The Belgian and Luxembourg governments preferred the solution presented by BNP to a rival made by ING, say observers. Robert Scharfe, a member of the management board of BGL, says: "The BNP solution is extremely attractive because it changes the scope of what we are doing. BNP Paribas is strong in Luxembourg in private banking and extremely strong in the fund industry. The combined entity will make it by far the largest bank in all customer segments. This would create enormous opportunities for our clients."

Retail base

The acquisition should "add a significant base of retail clients, in two countries where we don't have a retail base," says Eric Martin, managing director of BNP Luxembourg. "BNP will become the largest bank in Europe in terms of deposits, with more than €540bn. In terms of asset management and private banking, we become a very large player, in the top five of European asset managers. We become the number one private bank in the eurozone, with more than €600bn assets under management."

While BNP considers the opportunities that lie ahead as it absorbs and integrates the Luxembourg operations of Fortis, relations between the Belgian financial community and those of Luxembourg are at a low ebb. The Luxembourgers point to vacillation by Belgian shareholders who initially accepted the Belgium government's decision to sell Fortis to BNP last October as the sole way out of the crisis. But they subsequently changed their mind and launched a legal action to seek to stop the sale. This has postponed the bank's merger with BNP. A source at the ABBL says: "The Belgian state has not shown itself to be very effective in all this. Belgium has been very chaotic. If you look at the history of Fortis in the past six months, Belgium managed it quite chaotically."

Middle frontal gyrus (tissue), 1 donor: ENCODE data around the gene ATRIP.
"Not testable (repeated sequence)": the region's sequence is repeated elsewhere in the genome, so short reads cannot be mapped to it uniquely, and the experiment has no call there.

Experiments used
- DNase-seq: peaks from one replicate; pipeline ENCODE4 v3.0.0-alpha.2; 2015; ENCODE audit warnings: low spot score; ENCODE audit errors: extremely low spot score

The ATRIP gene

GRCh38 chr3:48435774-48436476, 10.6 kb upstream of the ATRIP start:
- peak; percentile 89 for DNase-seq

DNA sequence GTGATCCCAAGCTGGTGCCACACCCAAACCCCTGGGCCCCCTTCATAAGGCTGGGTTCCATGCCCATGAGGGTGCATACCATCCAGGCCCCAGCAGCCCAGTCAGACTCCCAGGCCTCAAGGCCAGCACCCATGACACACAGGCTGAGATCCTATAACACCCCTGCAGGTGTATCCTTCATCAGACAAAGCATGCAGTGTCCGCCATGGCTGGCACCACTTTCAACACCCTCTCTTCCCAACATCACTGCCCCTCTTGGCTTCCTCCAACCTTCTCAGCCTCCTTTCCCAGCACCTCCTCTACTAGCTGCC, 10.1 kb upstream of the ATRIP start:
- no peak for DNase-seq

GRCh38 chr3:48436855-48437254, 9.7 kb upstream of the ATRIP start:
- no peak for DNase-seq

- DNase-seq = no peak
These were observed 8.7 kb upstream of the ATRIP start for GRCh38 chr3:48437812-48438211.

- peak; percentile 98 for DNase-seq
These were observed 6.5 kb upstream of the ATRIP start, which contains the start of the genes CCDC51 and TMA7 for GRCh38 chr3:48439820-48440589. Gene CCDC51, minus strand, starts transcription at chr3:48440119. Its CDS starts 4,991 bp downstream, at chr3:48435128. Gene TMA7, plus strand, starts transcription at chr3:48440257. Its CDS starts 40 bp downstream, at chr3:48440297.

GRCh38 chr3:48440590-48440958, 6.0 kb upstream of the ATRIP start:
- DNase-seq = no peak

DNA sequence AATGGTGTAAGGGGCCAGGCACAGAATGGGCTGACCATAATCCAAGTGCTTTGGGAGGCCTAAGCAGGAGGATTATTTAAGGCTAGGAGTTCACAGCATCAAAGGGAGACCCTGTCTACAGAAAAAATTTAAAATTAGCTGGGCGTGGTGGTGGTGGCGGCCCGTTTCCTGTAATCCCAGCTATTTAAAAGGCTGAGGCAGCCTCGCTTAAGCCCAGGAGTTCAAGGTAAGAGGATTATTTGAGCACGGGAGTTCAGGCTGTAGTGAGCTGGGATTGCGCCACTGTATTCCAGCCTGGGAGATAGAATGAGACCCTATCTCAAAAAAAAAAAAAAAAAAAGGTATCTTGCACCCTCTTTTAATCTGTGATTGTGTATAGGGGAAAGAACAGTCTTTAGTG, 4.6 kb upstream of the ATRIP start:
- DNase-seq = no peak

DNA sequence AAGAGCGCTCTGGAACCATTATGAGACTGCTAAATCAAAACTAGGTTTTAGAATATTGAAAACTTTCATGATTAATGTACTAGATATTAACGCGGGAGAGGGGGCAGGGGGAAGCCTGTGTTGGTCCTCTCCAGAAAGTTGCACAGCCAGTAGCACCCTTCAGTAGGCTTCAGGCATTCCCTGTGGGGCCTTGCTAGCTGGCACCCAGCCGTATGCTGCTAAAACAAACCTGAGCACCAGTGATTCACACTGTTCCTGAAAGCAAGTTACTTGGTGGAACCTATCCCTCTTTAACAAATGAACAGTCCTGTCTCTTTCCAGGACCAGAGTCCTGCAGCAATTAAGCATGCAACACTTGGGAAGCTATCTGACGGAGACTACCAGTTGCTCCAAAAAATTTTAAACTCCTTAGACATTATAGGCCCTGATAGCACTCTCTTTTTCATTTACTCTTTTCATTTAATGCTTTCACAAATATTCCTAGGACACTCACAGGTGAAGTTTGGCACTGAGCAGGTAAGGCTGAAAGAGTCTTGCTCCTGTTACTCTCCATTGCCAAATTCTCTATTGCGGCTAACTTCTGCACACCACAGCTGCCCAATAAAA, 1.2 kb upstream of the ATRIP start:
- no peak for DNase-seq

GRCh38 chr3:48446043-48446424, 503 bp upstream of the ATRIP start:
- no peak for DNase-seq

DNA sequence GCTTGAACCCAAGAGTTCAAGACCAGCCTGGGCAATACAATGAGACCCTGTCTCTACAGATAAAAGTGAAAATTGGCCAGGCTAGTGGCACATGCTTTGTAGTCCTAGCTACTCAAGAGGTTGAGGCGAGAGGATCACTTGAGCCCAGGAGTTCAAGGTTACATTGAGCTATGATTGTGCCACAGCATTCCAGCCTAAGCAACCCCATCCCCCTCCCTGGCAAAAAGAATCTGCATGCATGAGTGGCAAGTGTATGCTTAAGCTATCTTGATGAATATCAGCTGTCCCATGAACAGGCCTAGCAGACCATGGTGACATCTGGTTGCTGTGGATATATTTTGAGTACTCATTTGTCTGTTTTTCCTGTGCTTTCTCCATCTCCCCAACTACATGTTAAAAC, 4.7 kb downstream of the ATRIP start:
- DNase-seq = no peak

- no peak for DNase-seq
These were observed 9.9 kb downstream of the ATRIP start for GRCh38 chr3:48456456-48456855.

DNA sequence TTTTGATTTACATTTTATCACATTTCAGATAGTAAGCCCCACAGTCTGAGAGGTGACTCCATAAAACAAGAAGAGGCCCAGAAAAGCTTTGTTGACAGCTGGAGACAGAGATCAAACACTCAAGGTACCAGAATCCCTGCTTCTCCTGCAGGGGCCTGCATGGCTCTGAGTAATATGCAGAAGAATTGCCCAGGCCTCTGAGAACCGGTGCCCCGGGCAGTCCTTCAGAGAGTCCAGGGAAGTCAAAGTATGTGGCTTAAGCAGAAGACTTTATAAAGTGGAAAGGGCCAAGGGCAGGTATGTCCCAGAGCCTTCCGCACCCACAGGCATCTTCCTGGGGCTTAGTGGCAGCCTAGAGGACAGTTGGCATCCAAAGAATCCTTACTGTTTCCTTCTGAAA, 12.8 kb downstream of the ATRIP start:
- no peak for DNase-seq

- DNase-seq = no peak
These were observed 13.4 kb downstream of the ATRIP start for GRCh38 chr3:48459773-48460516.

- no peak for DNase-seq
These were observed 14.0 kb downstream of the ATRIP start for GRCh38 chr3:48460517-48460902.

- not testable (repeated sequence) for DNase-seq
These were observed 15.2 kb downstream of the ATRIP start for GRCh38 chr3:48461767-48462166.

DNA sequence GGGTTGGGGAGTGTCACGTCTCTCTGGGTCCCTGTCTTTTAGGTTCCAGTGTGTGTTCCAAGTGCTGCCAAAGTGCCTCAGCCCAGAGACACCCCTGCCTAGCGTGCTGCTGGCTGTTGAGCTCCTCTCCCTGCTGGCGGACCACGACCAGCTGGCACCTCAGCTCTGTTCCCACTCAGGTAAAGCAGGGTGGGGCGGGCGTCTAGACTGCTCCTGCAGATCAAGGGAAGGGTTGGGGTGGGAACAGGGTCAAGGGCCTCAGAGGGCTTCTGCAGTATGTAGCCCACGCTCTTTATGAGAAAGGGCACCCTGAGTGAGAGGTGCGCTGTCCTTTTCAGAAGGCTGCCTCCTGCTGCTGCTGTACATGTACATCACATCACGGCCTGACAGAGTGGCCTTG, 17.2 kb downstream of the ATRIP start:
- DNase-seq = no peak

He adds: "The Belgium state took over the bank, then the Belgium state decided to sell the bank to BNP Paribas, but the court ruled that the Belgium state should have asked a general meeting of shareholders before it sold the stake to BNP Paribas. It was then forced to hold that meeting. The shareholders of Fortis said that they did not want to sell it to BNP Paribas."

Rescue effort

The political point is taken up by Fernand Grulms, the chief executive of Luxembourg for Finance. "The Belgium government wants to take the credit for the rescue of Fortis in Belgium and Luxembourg. The contrary is the case. If the Luxembourg government had not intervened, it would never have had the opportunity to save Fortis in Belgium. The financial subsidy actually went from Luxembourg to Belgium and not from Belgium to Luxembourg as it tends to present it," he says.

The Luxembourg subsidiary took the brunt of problems elsewhere in the Fortis group, says Mr Grulms. "There was not really a need to do something in Luxembourg, because this was a very safe bank. The ­problems were with the parent bank, not the subsidiary."